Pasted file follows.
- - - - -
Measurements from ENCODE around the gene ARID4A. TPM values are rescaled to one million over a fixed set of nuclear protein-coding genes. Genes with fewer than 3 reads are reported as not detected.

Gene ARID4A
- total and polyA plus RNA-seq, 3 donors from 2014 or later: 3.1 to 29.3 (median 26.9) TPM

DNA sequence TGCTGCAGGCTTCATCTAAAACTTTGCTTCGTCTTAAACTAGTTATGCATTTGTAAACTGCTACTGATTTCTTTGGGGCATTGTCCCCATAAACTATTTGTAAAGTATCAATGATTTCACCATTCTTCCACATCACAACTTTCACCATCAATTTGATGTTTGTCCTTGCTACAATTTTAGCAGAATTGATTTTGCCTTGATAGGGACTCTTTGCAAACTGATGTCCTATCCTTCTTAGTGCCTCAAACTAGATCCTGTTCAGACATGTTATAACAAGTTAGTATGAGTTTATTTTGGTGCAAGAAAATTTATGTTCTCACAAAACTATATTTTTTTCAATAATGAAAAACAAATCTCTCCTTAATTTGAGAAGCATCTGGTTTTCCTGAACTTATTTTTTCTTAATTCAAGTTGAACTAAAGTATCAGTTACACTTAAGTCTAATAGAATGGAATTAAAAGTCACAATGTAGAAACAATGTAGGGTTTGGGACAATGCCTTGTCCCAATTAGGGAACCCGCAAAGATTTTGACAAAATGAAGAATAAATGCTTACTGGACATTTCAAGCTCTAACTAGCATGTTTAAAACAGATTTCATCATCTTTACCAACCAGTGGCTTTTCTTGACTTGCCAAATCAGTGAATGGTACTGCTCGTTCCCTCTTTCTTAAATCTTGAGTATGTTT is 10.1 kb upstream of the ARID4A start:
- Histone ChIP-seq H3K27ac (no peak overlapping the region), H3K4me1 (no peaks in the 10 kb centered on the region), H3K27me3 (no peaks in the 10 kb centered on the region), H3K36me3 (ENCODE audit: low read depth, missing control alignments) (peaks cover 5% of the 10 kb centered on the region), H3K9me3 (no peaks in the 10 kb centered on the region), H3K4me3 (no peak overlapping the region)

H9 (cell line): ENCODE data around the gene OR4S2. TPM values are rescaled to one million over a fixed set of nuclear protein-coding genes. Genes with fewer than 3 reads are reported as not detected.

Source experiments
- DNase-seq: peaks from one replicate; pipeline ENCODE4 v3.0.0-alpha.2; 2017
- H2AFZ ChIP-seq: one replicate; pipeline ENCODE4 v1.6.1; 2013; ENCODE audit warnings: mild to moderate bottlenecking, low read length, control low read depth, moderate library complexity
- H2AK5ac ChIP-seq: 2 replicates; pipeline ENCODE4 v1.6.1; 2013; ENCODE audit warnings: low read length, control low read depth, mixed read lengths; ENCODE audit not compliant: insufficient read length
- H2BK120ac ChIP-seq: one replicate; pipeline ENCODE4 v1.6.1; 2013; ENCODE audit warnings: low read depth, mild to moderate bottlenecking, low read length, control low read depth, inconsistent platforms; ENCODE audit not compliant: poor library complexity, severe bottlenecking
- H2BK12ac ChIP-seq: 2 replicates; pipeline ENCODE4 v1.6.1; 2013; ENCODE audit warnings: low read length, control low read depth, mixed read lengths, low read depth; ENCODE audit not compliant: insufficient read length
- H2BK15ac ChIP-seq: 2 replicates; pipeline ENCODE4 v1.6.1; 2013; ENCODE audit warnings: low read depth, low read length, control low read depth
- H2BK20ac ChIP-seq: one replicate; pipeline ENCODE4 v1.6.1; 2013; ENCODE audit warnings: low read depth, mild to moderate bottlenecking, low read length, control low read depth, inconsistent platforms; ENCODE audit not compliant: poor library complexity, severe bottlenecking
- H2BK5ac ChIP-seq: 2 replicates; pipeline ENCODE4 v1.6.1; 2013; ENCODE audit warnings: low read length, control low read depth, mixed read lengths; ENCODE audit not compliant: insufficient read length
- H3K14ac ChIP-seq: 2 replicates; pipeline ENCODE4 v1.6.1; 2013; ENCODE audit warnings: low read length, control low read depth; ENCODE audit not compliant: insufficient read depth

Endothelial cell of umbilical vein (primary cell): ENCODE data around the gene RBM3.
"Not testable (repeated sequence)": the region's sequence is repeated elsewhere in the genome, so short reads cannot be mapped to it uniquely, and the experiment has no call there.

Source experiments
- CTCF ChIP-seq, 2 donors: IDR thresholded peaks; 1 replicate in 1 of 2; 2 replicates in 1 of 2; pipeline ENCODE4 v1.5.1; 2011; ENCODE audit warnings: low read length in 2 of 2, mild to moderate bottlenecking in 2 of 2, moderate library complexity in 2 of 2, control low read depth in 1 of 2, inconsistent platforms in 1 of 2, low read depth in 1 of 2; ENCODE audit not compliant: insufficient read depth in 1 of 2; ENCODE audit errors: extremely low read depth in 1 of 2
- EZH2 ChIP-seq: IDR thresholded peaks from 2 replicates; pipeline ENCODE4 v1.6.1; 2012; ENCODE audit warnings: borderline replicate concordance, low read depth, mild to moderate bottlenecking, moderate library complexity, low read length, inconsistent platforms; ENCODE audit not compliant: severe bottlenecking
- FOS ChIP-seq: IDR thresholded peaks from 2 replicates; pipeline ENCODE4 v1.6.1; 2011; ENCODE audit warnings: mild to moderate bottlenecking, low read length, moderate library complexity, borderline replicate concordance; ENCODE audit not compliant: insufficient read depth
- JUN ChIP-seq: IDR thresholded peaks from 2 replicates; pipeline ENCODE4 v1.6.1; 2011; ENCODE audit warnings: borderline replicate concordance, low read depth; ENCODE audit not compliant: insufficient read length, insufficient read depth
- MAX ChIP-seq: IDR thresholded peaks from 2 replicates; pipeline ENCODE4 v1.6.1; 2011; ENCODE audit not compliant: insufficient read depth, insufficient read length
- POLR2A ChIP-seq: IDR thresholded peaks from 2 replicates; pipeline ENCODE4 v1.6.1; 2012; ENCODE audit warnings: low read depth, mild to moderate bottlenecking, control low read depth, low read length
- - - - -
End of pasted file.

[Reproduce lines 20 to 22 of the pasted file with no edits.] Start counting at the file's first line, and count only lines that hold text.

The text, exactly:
- CTCF ChIP-seq, 2 donors: IDR thresholded peaks; 1 replicate in 1 of 2; 2 replicates in 1 of 2; pipeline ENCODE4 v1.5.1; 2011; ENCODE audit warnings: low read length in 2 of 2, mild to moderate bottlenecking in 2 of 2, moderate library complexity in 2 of 2, control low read depth in 1 of 2, inconsistent platforms in 1 of 2, low read depth in 1 of 2; ENCODE audit not compliant: insufficient read depth in 1 of 2; ENCODE audit errors: extremely low read depth in 1 of 2
- EZH2 ChIP-seq: IDR thresholded peaks from 2 replicates; pipeline ENCODE4 v1.6.1; 2012; ENCODE audit warnings: borderline replicate concordance, low read depth, mild to moderate bottlenecking, moderate library complexity, low read length, inconsistent platforms; ENCODE audit not compliant: severe bottlenecking
- FOS ChIP-seq: IDR thresholded peaks from 2 replicates; pipeline ENCODE4 v1.6.1; 2011; ENCODE audit warnings: mild to moderate bottlenecking, low read length, moderate library complexity, borderline replicate concordance; ENCODE audit not compliant: insufficient read depth